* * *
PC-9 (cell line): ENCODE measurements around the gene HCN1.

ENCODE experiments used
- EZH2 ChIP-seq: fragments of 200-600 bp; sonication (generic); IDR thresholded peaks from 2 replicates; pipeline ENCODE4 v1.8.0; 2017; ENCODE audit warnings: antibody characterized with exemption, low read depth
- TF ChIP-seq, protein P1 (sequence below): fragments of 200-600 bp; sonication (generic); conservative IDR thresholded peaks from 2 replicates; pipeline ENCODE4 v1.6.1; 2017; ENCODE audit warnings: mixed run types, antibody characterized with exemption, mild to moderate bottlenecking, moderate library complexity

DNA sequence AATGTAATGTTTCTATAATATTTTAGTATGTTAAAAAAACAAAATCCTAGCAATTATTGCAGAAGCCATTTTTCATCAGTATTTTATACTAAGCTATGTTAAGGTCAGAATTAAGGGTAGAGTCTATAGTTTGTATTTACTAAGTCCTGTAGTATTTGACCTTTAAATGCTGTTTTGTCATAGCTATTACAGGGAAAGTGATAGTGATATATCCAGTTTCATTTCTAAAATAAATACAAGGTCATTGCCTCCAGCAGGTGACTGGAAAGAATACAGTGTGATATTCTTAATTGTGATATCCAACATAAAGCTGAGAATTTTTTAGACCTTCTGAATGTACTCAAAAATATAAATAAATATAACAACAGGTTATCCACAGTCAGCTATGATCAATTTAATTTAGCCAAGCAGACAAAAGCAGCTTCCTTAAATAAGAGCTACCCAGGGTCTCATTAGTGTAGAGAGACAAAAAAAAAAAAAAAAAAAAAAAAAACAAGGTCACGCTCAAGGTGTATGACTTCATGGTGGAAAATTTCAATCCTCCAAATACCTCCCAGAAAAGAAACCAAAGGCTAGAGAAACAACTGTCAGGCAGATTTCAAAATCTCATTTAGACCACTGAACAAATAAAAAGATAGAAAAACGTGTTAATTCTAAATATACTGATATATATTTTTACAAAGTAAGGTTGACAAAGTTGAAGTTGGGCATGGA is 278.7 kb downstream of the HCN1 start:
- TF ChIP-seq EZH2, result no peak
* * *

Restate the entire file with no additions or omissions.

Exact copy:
PC-9 (cell line): ENCODE measurements around the gene HCN1.

ENCODE experiments used
- EZH2 ChIP-seq: fragments of 200-600 bp; sonication (generic); IDR thresholded peaks from 2 replicates; pipeline ENCODE4 v1.8.0; 2017; ENCODE audit warnings: antibody characterized with exemption, low read depth
- TF ChIP-seq, protein P1 (sequence below): fragments of 200-600 bp; sonication (generic); conservative IDR thresholded peaks from 2 replicates; pipeline ENCODE4 v1.6.1; 2017; ENCODE audit warnings: mixed run types, antibody characterized with exemption, mild to moderate bottlenecking, moderate library complexity

DNA sequence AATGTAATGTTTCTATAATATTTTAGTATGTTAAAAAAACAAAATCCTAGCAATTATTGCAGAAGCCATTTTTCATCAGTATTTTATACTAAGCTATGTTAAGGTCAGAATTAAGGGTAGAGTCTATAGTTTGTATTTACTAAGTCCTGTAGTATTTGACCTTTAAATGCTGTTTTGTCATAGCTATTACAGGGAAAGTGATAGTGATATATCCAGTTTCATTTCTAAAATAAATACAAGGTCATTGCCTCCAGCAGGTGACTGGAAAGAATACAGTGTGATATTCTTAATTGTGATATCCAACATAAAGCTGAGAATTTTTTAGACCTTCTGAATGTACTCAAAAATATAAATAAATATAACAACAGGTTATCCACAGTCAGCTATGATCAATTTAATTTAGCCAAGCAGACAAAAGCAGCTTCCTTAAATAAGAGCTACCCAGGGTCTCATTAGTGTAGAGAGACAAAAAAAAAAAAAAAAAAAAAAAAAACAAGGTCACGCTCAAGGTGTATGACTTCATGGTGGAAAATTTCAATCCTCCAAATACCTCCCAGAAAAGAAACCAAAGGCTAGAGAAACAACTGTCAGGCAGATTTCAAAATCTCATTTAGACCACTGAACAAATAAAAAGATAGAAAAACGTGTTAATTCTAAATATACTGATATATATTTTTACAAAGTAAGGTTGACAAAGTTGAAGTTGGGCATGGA is 278.7 kb downstream of the HCN1 start:
- TF ChIP-seq EZH2, result no peak